Building a Solution to a Problem I Found at a Local Fitness Club

Hello! What's your background, and what are you working on?

I'm Chris Patton, the founder of Punchpass. I live near Burlington, VT, and have been here for the past 14 years.

I've had a somewhat varied background. I went to a liberal arts college and majored in art history. Then I ski bummed for a year, then got into tech as an installer/trainer for a company that makes software for ad placements in radio & TV stations. I then transitioned to tech support for a hardware company, and then IT for a smaller software company. From there I went back to school to get my MBA (gasp!) at Babson College. I spent some time, with some success but no real big wins, on a few other ventures before starting Punchpass.

Punchpass is web software used to track customer class attendance and the passes and punchcards that small businesses tend to sell. So our clients set up their classes, accept class reservations online, sell or assign passes to customers, and then take class attendance.

We are primarily used by the fitness industry — yoga studios, personal trainers, etc. But it's pretty flexible software, so we have a wide range of client businesses. The majority of them are very small local businesses, and they use Punchpass to run their core operations and enable online transactions like class reservations and pass purchases.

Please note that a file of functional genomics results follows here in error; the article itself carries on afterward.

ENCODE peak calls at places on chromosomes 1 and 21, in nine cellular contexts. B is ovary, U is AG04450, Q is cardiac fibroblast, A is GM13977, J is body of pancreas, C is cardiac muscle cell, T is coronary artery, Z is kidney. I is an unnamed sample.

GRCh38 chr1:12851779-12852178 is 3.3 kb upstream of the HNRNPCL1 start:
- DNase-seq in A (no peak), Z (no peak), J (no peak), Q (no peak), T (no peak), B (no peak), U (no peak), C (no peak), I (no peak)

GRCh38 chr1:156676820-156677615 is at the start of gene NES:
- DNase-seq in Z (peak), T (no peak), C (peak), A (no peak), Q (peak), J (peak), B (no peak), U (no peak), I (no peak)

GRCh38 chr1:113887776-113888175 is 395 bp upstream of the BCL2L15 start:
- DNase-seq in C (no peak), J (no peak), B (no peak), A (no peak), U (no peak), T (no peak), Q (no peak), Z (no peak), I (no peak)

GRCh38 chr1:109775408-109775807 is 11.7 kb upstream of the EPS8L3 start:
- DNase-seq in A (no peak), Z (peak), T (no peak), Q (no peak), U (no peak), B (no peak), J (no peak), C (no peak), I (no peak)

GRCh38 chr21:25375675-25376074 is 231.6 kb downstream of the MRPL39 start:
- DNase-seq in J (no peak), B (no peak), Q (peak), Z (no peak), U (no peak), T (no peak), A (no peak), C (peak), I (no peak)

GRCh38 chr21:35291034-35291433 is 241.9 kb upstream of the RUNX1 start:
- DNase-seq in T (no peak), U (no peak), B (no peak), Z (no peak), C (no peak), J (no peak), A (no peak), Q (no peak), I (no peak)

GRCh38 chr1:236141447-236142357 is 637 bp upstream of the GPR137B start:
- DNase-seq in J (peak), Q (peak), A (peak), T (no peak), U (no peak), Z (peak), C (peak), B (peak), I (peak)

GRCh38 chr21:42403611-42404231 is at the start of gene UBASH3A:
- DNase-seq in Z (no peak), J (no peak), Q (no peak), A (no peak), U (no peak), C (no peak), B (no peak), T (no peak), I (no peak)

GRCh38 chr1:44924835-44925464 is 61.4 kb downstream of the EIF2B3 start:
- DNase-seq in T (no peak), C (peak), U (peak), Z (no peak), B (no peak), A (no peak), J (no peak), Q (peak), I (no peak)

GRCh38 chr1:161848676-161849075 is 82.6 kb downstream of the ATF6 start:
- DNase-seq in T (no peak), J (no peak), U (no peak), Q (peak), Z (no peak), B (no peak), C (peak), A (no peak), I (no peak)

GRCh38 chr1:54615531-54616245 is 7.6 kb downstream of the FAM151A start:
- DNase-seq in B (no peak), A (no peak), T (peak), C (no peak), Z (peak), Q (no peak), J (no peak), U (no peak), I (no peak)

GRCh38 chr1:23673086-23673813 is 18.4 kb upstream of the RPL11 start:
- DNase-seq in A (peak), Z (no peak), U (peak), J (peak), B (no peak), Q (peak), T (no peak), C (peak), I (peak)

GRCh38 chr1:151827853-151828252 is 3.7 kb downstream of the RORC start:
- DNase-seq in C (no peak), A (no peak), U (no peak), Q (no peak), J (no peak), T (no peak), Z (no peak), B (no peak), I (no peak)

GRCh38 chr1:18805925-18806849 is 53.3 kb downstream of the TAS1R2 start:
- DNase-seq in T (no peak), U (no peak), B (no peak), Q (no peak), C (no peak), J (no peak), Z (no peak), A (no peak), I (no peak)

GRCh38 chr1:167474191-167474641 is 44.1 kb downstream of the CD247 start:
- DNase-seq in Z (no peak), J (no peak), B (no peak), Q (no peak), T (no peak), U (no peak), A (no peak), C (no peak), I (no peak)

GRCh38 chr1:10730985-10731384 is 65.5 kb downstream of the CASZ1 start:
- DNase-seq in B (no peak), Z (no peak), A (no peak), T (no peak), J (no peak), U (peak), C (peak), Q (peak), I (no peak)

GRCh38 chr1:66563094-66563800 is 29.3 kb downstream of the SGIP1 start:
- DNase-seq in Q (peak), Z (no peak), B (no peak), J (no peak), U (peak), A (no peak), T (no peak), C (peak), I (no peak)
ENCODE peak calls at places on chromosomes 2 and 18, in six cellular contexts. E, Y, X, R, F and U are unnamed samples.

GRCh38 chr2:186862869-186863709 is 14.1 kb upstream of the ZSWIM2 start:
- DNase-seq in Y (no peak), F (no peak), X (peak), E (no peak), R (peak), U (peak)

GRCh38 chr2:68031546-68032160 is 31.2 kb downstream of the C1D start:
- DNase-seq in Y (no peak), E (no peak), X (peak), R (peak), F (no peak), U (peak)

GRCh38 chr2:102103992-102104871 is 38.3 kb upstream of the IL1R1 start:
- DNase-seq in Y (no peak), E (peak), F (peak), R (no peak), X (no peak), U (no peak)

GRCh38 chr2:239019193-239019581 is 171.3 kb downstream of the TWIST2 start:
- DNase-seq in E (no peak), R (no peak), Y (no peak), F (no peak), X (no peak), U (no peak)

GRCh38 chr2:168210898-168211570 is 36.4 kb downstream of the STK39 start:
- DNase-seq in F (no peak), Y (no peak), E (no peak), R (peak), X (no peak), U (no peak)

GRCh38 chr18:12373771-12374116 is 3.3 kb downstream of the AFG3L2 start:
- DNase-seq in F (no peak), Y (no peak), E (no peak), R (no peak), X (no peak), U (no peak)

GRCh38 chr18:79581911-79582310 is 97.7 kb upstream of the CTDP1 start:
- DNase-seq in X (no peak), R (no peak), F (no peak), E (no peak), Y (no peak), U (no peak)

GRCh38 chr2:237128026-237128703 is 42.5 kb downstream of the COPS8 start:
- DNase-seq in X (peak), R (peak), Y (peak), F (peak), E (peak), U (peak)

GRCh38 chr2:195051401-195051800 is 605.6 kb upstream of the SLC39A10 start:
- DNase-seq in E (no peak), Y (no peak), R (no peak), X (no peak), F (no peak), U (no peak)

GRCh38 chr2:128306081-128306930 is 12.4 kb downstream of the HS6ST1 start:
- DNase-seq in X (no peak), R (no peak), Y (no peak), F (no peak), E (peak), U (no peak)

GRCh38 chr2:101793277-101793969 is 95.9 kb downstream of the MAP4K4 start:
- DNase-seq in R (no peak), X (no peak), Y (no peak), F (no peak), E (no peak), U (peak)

I started the company in 2013 and ran it solo for two years before bringing on a business partner. We now have clients in over 50 countries around the world, and just broke through $27k in MRR (monthly recurring revenue).


What motivated you to get started with Punchpass?

So, by 2012 I had started a few different web apps, one which had done okay, and a few that hadn't gotten far. I was currently working on launching a different app called Trillo, and was meeting with a local business to try and get them to try it.

In the course of the conversation they said they had another problem, which had to do with the Zumba fitness classes they offered. They had a big box of index cards they were using to track everyone's class attendance. So they took attendance on a paper list, and then had to copy each of those attendances to the customer's index card.